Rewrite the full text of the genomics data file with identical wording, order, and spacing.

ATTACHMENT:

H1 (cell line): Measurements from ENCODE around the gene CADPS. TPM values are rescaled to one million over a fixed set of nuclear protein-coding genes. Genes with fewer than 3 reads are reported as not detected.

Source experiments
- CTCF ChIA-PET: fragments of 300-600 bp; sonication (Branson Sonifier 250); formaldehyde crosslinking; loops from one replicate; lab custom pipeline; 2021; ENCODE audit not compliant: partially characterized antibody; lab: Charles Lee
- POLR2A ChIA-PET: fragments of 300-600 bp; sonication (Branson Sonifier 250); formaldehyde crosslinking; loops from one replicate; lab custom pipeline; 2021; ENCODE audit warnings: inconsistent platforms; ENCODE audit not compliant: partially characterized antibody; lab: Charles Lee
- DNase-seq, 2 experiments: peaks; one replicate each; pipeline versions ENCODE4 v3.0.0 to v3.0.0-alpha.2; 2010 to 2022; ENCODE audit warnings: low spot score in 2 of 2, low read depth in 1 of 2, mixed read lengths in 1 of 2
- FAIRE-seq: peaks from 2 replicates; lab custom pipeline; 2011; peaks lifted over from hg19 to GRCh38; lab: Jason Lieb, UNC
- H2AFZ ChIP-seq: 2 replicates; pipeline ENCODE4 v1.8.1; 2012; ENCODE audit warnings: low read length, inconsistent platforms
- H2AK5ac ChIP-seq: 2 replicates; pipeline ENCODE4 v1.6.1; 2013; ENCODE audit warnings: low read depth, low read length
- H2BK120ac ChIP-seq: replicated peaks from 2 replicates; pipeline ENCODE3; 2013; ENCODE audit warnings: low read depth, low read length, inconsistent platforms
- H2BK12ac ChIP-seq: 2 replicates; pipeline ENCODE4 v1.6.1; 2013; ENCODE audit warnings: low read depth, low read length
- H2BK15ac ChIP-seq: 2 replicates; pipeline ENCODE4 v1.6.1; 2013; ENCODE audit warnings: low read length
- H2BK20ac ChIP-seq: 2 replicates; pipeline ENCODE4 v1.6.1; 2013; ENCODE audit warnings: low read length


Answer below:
H1 (cell line): Measurements from ENCODE around the gene CADPS. TPM values are rescaled to one million over a fixed set of nuclear protein-coding genes. Genes with fewer than 3 reads are reported as not detected.

Source experiments
- CTCF ChIA-PET: fragments of 300-600 bp; sonication (Branson Sonifier 250); formaldehyde crosslinking; loops from one replicate; lab custom pipeline; 2021; ENCODE audit not compliant: partially characterized antibody; lab: Charles Lee
- POLR2A ChIA-PET: fragments of 300-600 bp; sonication (Branson Sonifier 250); formaldehyde crosslinking; loops from one replicate; lab custom pipeline; 2021; ENCODE audit warnings: inconsistent platforms; ENCODE audit not compliant: partially characterized antibody; lab: Charles Lee
- DNase-seq, 2 experiments: peaks; one replicate each; pipeline versions ENCODE4 v3.0.0 to v3.0.0-alpha.2; 2010 to 2022; ENCODE audit warnings: low spot score in 2 of 2, low read depth in 1 of 2, mixed read lengths in 1 of 2
- FAIRE-seq: peaks from 2 replicates; lab custom pipeline; 2011; peaks lifted over from hg19 to GRCh38; lab: Jason Lieb, UNC
- H2AFZ ChIP-seq: 2 replicates; pipeline ENCODE4 v1.8.1; 2012; ENCODE audit warnings: low read length, inconsistent platforms
- H2AK5ac ChIP-seq: 2 replicates; pipeline ENCODE4 v1.6.1; 2013; ENCODE audit warnings: low read depth, low read length
- H2BK120ac ChIP-seq: replicated peaks from 2 replicates; pipeline ENCODE3; 2013; ENCODE audit warnings: low read depth, low read length, inconsistent platforms
- H2BK12ac ChIP-seq: 2 replicates; pipeline ENCODE4 v1.6.1; 2013; ENCODE audit warnings: low read depth, low read length
- H2BK15ac ChIP-seq: 2 replicates; pipeline ENCODE4 v1.6.1; 2013; ENCODE audit warnings: low read length
- H2BK20ac ChIP-seq: 2 replicates; pipeline ENCODE4 v1.6.1; 2013; ENCODE audit warnings: low read length